I am so happy that these brightly colored calla lily hybrids are now being raised in the Philippines and their prices are slowly dropping to realistic levels. I got these from King Louis farms at their wholesale pick-up point at the Manila Seedling Bank in Quezon City the other day for a reception at the Beacon Academy. But after the event was over, we took home the flowers and recycled them for a home arrangement later the same day.
It wasn’t my original intention to use calla lilies, but they didn’t have enough white lilies so I took all of the colored callas they had left. Production is still erratic, and flowers were barely sorted by size and color, so the net effect was as though one went to their prolific backyard flower garden and picked several dozen blooms in a range of colors from yellow to purple.
I think they look best on their own, in simple glass vases with clean water. They are rather sturdy flowers, and are fine out of water for several hours, so you can experiment with arrangements that arerather unusual. Turning them upside down is something that published florist Jeff Leatham of Four Seasons fame seems to have trademarked… The callas looked terrific on our coffee table, with an equally bright painting by a friend in the background.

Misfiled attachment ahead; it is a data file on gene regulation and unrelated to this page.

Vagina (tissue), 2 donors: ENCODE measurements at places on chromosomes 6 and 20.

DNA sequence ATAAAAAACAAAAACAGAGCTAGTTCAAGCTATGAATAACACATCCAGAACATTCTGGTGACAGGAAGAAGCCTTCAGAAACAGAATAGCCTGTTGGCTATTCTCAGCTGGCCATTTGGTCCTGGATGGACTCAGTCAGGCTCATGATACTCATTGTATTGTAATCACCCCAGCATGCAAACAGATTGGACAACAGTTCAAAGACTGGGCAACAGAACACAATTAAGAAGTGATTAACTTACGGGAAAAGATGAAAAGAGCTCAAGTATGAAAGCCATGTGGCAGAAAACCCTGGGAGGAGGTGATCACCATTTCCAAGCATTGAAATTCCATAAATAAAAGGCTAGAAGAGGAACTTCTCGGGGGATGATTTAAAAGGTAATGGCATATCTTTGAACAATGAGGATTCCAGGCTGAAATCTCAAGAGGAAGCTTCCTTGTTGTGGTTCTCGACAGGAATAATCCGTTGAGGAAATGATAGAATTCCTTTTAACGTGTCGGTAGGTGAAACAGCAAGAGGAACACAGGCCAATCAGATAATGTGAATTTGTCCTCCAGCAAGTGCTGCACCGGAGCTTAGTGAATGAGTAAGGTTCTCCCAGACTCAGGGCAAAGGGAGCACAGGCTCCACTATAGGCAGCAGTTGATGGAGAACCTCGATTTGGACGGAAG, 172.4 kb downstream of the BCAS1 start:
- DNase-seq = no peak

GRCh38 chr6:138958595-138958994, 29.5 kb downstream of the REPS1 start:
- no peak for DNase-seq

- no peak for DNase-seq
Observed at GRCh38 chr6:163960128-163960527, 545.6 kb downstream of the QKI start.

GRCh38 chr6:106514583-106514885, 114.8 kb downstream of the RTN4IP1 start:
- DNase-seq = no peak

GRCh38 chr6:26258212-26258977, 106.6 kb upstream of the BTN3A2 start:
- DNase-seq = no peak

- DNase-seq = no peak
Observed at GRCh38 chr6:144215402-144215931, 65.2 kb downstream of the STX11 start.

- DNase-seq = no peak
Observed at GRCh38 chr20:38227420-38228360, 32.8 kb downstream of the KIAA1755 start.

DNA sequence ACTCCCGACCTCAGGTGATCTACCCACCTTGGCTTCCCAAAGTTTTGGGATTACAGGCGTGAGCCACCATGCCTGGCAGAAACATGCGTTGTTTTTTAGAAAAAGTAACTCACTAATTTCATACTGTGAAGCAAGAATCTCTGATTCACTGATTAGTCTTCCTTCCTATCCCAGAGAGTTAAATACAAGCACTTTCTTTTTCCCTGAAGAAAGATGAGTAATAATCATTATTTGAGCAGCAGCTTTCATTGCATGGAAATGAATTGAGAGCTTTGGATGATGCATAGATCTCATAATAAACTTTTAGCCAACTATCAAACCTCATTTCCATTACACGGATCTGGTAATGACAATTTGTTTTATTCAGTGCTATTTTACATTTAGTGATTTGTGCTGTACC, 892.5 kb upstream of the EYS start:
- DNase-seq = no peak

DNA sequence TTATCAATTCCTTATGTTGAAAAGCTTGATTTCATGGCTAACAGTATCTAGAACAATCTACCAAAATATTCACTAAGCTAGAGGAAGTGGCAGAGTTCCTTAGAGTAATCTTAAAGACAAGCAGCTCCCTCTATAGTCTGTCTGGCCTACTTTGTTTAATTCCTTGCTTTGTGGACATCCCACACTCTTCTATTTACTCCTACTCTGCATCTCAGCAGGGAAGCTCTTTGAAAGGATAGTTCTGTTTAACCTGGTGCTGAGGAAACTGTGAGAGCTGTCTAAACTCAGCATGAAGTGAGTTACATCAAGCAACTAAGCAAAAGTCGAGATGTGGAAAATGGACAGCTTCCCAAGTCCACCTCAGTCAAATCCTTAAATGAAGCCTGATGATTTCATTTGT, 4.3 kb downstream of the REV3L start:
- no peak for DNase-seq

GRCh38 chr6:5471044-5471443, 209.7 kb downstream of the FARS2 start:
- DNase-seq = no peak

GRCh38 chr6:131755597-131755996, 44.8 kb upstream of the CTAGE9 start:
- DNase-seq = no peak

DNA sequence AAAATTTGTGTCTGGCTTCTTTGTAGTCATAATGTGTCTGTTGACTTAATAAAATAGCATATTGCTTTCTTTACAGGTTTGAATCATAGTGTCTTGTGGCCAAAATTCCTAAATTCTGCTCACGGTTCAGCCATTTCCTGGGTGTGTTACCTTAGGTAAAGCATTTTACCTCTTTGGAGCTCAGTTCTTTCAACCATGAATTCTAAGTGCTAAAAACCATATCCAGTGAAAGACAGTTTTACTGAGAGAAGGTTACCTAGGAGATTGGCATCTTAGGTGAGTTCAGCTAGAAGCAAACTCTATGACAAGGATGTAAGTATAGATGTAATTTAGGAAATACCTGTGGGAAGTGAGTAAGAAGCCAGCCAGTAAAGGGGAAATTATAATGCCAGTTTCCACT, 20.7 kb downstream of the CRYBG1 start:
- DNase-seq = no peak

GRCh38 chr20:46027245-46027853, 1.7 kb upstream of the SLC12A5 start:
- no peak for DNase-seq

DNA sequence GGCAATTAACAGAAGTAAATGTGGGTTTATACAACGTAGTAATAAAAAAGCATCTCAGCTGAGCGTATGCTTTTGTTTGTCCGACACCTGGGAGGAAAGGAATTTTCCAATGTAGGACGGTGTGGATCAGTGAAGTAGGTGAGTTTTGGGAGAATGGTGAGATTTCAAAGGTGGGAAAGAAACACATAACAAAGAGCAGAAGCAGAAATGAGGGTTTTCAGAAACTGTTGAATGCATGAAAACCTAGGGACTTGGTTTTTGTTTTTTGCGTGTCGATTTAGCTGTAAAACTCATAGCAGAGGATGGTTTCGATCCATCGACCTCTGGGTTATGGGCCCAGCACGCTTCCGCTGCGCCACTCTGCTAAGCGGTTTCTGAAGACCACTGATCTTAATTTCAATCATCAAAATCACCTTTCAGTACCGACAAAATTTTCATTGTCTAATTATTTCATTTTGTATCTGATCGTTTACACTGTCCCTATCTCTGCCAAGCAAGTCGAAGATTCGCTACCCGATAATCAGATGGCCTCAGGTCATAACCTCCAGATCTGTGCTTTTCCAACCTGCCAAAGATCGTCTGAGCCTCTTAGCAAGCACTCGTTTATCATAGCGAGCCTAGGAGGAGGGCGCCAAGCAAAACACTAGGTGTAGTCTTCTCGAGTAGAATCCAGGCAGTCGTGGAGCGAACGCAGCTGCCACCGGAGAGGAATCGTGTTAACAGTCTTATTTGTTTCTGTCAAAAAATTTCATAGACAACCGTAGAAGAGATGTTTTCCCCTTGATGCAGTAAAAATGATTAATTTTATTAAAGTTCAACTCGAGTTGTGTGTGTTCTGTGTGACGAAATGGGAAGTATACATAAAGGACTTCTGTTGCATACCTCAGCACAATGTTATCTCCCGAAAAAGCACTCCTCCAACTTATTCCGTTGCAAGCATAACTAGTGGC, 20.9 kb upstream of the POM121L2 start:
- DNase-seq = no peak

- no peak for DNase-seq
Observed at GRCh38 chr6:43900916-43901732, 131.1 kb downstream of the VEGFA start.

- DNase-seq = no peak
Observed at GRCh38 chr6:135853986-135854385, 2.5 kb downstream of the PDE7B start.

Earlier the same day, the flowers were put near a buffet in a large institutional school lobby and they kind of got swallowed up. They were a nice burst of color, but not quite the effect I had hoped for. Oh well. Sometimes things work and sometimes they don’t. But you won’t know if you don’t try it. :)
As for the mystery of mangosteens with different densities and floating or sinking propensities, I have no clue what the answer is but they make for great conversation starters when you ask someone “why do you think some mangosteens sink while others float?” — air inside the fruit? ripeness? density? worms? …